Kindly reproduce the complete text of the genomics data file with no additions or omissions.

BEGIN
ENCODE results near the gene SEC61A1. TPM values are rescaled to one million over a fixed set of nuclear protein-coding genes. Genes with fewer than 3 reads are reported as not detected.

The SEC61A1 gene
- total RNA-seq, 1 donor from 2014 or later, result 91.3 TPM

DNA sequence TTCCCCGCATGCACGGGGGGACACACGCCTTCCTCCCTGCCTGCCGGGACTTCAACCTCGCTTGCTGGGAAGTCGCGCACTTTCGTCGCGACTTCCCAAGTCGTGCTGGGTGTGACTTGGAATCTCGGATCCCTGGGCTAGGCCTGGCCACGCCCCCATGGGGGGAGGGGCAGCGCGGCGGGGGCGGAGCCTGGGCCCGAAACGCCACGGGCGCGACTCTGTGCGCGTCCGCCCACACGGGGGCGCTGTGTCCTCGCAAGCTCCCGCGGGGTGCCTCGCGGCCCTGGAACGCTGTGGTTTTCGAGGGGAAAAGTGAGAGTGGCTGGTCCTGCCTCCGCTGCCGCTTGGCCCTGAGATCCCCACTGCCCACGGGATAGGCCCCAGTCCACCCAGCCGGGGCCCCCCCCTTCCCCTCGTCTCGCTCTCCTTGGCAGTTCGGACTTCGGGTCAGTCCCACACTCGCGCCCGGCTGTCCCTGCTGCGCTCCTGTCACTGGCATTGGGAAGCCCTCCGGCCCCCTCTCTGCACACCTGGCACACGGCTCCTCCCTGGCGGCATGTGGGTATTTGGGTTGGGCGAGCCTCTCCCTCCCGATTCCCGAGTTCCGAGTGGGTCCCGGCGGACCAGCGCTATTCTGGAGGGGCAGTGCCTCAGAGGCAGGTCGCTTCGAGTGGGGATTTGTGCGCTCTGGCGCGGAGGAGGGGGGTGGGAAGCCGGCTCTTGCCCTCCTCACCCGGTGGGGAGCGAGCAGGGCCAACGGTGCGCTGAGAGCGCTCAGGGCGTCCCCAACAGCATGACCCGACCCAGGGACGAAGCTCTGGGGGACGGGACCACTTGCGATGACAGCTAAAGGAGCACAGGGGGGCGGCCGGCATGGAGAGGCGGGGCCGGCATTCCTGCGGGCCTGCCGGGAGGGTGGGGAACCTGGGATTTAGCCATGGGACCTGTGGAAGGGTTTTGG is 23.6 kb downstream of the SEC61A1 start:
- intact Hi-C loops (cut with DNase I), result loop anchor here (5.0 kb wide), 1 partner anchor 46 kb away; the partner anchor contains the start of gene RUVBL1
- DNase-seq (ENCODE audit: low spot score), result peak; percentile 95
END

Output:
ENCODE results near the gene SEC61A1. TPM values are rescaled to one million over a fixed set of nuclear protein-coding genes. Genes with fewer than 3 reads are reported as not detected.

The SEC61A1 gene
- total RNA-seq, 1 donor from 2014 or later, result 91.3 TPM

DNA sequence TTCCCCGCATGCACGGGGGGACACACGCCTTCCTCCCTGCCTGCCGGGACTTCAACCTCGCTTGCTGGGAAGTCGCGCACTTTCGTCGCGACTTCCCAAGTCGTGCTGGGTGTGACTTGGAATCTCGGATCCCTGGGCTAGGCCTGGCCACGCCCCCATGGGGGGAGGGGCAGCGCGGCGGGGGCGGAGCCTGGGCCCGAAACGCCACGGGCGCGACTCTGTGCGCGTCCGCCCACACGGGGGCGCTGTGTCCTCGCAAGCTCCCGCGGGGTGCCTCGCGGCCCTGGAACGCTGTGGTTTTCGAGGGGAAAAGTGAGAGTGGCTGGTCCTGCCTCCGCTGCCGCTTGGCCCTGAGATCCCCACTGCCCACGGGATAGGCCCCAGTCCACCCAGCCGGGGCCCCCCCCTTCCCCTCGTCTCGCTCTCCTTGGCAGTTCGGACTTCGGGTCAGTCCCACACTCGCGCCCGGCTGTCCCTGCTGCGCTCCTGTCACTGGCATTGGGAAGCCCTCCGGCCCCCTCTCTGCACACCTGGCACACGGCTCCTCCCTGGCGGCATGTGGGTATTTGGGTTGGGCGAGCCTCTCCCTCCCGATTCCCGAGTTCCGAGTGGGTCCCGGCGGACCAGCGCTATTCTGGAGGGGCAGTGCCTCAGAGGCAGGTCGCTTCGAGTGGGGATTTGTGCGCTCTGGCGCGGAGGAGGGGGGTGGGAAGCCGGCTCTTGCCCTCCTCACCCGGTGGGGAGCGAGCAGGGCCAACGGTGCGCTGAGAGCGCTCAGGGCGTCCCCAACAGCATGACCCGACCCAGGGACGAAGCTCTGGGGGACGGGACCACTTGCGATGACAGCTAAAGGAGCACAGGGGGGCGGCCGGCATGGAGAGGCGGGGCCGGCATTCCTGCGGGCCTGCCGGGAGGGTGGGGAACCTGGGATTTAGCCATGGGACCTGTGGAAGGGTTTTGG is 23.6 kb downstream of the SEC61A1 start:
- intact Hi-C loops (cut with DNase I), result loop anchor here (5.0 kb wide), 1 partner anchor 46 kb away; the partner anchor contains the start of gene RUVBL1
- DNase-seq (ENCODE audit: low spot score), result peak; percentile 95